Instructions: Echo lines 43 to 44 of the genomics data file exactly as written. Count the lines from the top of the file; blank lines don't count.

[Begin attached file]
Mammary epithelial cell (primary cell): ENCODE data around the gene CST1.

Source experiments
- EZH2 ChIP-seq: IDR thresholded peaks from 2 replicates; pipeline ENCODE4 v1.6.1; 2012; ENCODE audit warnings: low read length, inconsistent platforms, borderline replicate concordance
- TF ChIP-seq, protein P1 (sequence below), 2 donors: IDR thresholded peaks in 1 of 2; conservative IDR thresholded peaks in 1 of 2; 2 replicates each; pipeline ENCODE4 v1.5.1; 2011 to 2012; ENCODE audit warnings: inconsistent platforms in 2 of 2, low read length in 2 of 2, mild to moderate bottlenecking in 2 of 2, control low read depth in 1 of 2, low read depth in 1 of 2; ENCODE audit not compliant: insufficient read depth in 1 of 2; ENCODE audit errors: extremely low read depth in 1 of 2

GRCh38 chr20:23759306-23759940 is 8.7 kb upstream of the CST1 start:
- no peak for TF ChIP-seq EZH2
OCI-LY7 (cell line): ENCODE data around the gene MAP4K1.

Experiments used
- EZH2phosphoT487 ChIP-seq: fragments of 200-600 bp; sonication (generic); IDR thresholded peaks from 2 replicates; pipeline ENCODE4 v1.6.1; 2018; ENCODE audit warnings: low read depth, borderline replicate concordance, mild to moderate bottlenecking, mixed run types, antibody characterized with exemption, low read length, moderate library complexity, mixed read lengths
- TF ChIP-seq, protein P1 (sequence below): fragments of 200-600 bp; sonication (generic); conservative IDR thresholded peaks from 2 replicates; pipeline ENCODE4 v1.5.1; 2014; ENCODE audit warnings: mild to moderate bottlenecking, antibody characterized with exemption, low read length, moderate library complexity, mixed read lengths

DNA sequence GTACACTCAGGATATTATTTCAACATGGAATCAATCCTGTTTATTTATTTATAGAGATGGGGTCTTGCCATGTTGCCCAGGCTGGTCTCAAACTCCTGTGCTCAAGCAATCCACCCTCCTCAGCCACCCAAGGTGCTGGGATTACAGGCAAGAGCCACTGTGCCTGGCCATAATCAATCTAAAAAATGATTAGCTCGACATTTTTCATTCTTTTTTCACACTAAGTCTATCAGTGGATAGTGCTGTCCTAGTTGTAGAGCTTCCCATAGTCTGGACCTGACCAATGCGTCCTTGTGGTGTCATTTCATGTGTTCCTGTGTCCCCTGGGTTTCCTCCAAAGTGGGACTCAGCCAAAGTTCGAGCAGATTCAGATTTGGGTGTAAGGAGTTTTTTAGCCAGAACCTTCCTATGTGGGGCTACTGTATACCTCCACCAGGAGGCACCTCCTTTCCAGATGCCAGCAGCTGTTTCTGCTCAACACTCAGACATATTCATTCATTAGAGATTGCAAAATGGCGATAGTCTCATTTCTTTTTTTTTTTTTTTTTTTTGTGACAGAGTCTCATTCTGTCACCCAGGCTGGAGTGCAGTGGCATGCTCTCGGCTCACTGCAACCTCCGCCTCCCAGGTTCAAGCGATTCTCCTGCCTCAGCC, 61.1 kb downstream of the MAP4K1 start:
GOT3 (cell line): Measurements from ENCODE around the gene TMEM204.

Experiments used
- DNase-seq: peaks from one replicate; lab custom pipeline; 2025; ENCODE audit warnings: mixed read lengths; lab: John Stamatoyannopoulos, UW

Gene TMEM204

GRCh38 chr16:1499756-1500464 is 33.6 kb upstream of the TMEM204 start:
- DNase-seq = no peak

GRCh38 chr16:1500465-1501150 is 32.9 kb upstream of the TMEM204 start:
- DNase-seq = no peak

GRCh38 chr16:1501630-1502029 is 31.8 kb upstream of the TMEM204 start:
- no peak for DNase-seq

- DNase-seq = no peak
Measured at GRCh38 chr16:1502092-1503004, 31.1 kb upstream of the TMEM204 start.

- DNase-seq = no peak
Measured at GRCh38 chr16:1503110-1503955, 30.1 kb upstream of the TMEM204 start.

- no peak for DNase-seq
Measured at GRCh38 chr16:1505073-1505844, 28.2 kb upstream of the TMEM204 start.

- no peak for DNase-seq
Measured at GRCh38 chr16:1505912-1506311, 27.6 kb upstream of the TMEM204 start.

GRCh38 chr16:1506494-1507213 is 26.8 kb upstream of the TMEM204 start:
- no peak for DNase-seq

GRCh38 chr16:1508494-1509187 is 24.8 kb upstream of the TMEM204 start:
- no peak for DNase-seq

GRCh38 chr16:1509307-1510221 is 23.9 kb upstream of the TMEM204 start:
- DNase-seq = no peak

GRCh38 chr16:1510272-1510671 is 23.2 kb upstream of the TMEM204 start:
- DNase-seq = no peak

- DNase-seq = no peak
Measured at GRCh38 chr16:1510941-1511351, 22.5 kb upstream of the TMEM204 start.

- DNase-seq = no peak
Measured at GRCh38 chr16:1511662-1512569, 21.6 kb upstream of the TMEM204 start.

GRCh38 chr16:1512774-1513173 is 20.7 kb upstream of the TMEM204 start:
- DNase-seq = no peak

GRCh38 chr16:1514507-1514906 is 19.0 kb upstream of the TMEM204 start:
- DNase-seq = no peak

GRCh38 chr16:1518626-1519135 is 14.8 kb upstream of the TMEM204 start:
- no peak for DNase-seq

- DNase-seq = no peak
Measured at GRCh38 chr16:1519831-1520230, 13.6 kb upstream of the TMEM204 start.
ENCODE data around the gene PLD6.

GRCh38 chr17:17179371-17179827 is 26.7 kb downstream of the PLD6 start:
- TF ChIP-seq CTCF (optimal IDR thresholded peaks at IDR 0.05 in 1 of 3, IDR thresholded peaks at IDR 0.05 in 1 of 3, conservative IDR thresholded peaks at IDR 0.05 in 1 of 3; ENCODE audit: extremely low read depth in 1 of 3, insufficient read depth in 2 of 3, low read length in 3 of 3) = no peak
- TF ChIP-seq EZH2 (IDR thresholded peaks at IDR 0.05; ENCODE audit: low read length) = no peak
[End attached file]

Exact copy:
- DNase-seq = no peak

GRCh38 chr16:1514507-1514906 is 19.0 kb upstream of the TMEM204 start: